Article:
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Observation of many-body localization of interacting fermions in a quasi-random optical lattice

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      Abstract

      We experimentally observe many-body localization of interacting fermions in a one-dimensional quasi-random optical lattice. We identify the many-body localization transition through the relaxation dynamics of an initially-prepared charge density wave. For sufficiently weak disorder the time evolution appears ergodic and thermalizing, erasing all remnants of the initial order. In contrast, above a critical disorder strength a significant portion of the initial ordering persists, thereby serving as an effective order parameter for localization. The stationary density wave order and the critical disorder value show a distinctive dependence on the interaction strength, in agreement with numerical simulations. We connect this dependence to the ubiquitous logarithmic growth of entanglement entropy characterizing the generic many-body localized phase.

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      Most cited references 54

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      Absence of Diffusion in Certain Random Lattices

       P W Anderson (1958)
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        A quantum Newton's cradle.

        It is a fundamental assumption of statistical mechanics that a closed system with many degrees of freedom ergodically samples all equal energy points in phase space. To understand the limits of this assumption, it is important to find and study systems that are not ergodic, and thus do not reach thermal equilibrium. A few complex systems have been proposed that are expected not to thermalize because their dynamics are integrable. Some nearly integrable systems of many particles have been studied numerically, and shown not to ergodically sample phase space. However, there has been no experimental demonstration of such a system with many degrees of freedom that does not approach thermal equilibrium. Here we report the preparation of out-of-equilibrium arrays of trapped one-dimensional (1D) Bose gases, each containing from 40 to 250 (87)Rb atoms, which do not noticeably equilibrate even after thousands of collisions. Our results are probably explainable by the well-known fact that a homogeneous 1D Bose gas with point-like collisional interactions is integrable. Until now, however, the time evolution of out-of-equilibrium 1D Bose gases has been a theoretically unsettled issue, as practical factors such as harmonic trapping and imperfectly point-like interactions may compromise integrability. The absence of damping in 1D Bose gases may lead to potential applications in force sensing and atom interferometry.
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          Thermalization and its mechanism for generic isolated quantum systems

          Time dynamics of isolated many-body quantum systems has long been an elusive subject. Very recently, however, meaningful experimental studies of the problem have finally become possible, stimulating theoretical interest as well. Progress in this field is perhaps most urgently needed in the foundations of quantum statistical mechanics. This is so because in generic isolated systems, one expects nonequilibrium dynamics on its own to result in thermalization: a relaxation to states where the values of macroscopic quantities are stationary, universal with respect to widely differing initial conditions, and predictable through the time-tested recipe of statistical mechanics. However, it is not obvious what feature of many-body quantum mechanics makes quantum thermalization possible, in a sense analogous to that in which dynamical chaos makes classical thermalization possible. For example, dynamical chaos itself cannot occur in an isolated quantum system, where time evolution is linear and the spectrum is discrete. Underscoring that new rules could apply in this case, some recent studies even suggested that statistical mechanics may give wrong predictions for the outcomes of relaxation in such systems. Here we demonstrate that an isolated generic quantum many-body system does in fact relax to a state well-described by the standard statistical mechanical prescription. Moreover, we show that time evolution itself plays a merely auxiliary role in relaxation and that thermalization happens instead at the level of individual eigenstates, as first proposed by J.M. Deutsch and M. Srednicki. A striking consequence of this eigenstate thermalization scenario is that the knowledge of a single many-body eigenstate suffices to compute thermal averages-any eigenstate in the microcanonical energy window will do, as they all give the same result.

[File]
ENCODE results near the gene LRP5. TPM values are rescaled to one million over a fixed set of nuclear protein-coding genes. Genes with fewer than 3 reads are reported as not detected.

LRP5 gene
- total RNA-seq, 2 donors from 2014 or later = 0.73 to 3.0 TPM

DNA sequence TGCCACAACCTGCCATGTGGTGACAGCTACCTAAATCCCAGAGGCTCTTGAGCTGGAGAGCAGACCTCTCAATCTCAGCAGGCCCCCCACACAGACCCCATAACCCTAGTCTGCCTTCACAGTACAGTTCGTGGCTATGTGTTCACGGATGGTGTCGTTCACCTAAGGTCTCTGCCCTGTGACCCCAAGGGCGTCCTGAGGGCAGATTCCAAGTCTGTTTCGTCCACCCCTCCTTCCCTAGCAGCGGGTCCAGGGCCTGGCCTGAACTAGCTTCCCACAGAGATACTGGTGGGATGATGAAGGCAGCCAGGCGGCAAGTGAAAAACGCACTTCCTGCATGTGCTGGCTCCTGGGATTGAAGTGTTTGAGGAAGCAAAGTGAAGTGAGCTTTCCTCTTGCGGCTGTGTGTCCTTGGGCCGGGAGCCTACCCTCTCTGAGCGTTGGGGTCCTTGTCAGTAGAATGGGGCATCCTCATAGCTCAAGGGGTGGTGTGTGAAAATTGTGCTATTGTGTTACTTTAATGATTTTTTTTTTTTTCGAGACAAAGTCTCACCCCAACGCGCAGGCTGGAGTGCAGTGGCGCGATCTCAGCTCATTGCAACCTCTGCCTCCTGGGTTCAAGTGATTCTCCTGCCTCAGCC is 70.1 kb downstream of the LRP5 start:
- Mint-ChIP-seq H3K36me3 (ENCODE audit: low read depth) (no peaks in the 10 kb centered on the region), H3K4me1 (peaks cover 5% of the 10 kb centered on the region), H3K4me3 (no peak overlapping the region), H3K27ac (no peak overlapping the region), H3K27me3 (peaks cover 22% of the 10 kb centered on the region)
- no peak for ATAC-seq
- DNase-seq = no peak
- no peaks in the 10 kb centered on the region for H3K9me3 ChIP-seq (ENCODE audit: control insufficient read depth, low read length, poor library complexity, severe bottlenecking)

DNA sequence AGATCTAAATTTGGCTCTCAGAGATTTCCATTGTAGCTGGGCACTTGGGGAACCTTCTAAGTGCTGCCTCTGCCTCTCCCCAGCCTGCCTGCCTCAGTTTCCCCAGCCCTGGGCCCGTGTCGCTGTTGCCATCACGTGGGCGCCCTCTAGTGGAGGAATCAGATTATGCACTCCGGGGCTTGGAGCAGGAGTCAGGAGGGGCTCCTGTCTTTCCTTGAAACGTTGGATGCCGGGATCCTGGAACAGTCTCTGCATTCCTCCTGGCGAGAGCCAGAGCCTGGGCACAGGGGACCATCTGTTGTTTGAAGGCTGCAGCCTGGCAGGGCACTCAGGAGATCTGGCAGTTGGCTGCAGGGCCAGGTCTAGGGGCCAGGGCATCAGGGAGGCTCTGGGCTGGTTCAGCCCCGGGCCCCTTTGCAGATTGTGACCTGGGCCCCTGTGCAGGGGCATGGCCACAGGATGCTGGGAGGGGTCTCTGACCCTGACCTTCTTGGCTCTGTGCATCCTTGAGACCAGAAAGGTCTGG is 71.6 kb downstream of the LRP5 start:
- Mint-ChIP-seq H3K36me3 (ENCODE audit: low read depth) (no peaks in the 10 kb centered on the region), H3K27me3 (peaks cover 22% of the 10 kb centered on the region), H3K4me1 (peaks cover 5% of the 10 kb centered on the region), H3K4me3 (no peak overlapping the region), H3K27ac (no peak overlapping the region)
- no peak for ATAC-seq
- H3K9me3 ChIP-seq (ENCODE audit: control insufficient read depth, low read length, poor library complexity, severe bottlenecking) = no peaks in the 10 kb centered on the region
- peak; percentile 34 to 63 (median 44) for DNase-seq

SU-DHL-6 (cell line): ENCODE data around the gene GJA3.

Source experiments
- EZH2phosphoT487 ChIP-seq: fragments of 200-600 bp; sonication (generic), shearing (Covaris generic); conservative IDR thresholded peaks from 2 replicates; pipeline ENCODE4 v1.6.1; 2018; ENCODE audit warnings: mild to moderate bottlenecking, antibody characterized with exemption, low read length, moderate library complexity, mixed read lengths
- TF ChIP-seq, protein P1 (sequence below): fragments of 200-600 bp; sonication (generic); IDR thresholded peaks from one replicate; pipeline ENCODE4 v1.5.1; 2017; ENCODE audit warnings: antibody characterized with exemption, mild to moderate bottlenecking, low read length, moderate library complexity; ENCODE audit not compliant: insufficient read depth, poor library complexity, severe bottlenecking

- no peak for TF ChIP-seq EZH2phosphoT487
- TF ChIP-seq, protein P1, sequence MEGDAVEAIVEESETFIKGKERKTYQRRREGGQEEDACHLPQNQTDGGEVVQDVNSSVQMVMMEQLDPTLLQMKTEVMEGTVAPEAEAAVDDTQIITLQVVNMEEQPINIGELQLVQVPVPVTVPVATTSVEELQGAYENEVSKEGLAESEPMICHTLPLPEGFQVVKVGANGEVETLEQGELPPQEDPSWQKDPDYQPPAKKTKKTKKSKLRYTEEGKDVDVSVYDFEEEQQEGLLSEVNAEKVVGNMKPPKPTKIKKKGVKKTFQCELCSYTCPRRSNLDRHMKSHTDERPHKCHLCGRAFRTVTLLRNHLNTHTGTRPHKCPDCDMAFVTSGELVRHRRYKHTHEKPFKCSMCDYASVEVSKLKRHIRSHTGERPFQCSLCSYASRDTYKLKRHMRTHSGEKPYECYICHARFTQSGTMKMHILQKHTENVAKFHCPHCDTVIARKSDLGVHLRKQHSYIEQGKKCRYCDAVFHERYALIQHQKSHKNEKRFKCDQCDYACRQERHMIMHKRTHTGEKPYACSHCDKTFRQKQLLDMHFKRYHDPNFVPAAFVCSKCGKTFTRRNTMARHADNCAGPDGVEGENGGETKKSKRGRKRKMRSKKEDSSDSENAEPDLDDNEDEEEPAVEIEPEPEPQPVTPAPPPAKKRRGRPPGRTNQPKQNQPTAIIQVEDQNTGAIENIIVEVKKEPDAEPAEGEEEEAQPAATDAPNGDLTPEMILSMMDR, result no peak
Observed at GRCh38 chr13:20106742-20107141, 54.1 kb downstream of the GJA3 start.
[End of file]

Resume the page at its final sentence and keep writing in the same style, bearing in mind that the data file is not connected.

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            Author and article information

            Journal
            22 January 2015
            1501.05661 10.1126/science.aaa7432

            http://arxiv.org/licenses/nonexclusive-distrib/1.0/

            Custom metadata
            Science 349, 842 (2015)
            6 pages, 6 figures + supplementary information
            cond-mat.quant-gas cond-mat.dis-nn cond-mat.str-el quant-ph

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